“Also, a lot of people don’t know about shotgun as much. I know many people who have seen rifle and pistol shooting, get awed once they come on the shotgun range, saying they had no idea there is this side to the sport as well. I hope me winning this medal might encourage people, maybe we will have a range in Chandigarh or other places as well,” she added.

India's silver-winning women's skeet team

For young Sekhon, it was the thrill of the outdoor event and her father’s motivation that drove her to the unusual discipline. The shooter from Punjab took up the shotgun when she was around 14 years old, and understandably the weapon was too heavy while the recoil too tough for her at the beginning. But she built up her strength to wield it.

“My father took me to the range in Patiala in 2015 and compared to all other sports I fell in love with skeet by just watching it… how the target moved, the cloud burst was so interesting, the speed of it was not something you see every day, even if the gun was hard to hold then,” she said of her initiation into the sport.

Can the physical challenge of shotgun be a deterrent in any way?

“Maybe that is also an issue. Even when I started shooting, I was very thin and couldn’t hold the gun for too long but I worked on my training and got used to the weight. People when they see the recoil ask me if it hurts when I go so back but I somehow enjoy it,” she said.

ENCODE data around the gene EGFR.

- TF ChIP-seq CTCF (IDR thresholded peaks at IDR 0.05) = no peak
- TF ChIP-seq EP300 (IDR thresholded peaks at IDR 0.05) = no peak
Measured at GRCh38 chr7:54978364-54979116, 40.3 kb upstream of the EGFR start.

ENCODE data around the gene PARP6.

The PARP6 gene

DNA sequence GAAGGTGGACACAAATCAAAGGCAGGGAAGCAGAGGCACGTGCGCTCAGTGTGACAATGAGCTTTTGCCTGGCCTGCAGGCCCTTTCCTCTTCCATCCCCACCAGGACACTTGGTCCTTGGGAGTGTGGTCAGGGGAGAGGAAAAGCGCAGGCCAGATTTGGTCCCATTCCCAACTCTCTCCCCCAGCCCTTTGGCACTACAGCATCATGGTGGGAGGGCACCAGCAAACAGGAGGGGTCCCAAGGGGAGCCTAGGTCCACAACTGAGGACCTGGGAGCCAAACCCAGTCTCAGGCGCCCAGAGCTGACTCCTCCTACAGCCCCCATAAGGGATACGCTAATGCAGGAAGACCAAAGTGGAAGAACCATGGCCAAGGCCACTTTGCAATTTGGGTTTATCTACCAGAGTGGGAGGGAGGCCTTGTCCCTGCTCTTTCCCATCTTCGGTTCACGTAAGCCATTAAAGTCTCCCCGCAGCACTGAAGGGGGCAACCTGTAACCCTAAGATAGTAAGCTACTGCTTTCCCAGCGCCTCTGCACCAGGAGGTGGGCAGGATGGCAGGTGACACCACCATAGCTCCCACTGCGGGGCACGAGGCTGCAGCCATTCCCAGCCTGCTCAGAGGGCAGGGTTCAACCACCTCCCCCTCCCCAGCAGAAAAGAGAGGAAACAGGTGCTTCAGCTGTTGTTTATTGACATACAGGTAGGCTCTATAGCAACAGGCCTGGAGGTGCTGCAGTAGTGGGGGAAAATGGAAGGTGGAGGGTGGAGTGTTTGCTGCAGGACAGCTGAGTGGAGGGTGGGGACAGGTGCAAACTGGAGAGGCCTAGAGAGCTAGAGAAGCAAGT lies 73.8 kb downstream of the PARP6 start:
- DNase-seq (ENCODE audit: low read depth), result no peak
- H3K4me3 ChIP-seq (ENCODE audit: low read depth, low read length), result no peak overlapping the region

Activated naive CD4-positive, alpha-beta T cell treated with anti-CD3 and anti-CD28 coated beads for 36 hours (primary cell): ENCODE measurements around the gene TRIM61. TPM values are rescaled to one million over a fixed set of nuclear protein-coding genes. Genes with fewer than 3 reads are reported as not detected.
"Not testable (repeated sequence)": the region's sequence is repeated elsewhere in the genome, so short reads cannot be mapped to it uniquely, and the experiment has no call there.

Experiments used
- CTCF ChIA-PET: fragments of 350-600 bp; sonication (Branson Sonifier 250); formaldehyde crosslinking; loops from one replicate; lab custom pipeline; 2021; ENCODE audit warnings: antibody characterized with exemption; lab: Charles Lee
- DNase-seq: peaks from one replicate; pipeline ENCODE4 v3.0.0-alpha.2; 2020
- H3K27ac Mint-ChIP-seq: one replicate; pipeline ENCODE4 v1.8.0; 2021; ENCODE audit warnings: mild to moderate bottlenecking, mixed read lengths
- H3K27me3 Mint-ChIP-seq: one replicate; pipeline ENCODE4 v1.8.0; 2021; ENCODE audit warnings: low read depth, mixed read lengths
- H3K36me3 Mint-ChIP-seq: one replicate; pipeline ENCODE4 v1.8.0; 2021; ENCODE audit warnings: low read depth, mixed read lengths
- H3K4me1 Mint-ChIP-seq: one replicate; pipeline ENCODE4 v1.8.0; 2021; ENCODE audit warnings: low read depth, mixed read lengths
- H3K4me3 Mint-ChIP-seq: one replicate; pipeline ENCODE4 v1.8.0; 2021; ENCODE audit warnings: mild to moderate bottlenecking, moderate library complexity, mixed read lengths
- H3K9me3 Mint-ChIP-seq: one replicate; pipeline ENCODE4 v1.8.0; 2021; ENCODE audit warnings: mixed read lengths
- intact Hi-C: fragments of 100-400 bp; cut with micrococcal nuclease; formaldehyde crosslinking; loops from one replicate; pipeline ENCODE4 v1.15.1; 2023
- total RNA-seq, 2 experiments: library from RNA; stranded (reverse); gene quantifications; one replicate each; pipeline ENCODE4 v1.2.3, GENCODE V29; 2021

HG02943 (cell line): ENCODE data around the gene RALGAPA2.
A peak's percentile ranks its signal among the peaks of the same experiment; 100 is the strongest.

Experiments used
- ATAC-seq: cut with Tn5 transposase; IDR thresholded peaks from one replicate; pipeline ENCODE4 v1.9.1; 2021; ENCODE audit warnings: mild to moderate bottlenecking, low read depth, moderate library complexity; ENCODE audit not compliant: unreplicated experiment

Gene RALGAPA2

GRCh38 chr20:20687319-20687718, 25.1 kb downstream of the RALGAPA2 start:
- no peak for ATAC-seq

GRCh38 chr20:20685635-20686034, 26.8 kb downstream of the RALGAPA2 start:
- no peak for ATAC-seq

The other more glaring issue is the expense of shotgun shooting, which also prompted Sekhon to be more conscious of her choice.

“It is an expensive sport so my father told me in the beginning that if you really want to do it, you should take it up and be serious about it. And I was. We didn’t have any external help but my father really believed in me, he agreed to pay for such an expensive sport and motivated me,” she said.

“In the beginning, it was very tough and I would be so disheartened if I didn’t win but that’s part of the game now, I realise.”

Sekhon stays in Chandigarh and is currently coached by Italian Genga but they can’t travel because of the pandemic. The pandemic and lockdown was both a blessing and a curse for the youngster, as the international shooting calendar was wiped out.

“In the beginning, it felt like a good break but then we came to know the lockdown was going to be there for longer, it got a little frustrating to not be able to shoot. I was practising at home and working out, which is good in a way because I could work more towards training because we don’t get that much time once the season starts. But the negative bit was that I couldn’t train with my coach,” she said

There was a big positive to come though, the chance to train at a stretch at home which proved pivotal.

“After the lockdown eased, the Sports Authority of India did a great thing, they gave us ammo to shoot in our own range. Before they would give us ammo in Delhi but getting ammo at home which was very helpful. I was able to train mentally and physically better while being home than in Delhi,” she explained.

An Olympic place at Tokyo is unlikely, but Sekhon wants to build on her medal-winning momentum for the rest of the season, details of which is as yet unclear due to the pandemic. She also had to decide whether it would be financially viable to go to Italy to train this season.

But no matter what comes next, a memorable first medal and the belief that comes with it will give Sekhon a huge boost when she steps onto the shotgun range from here.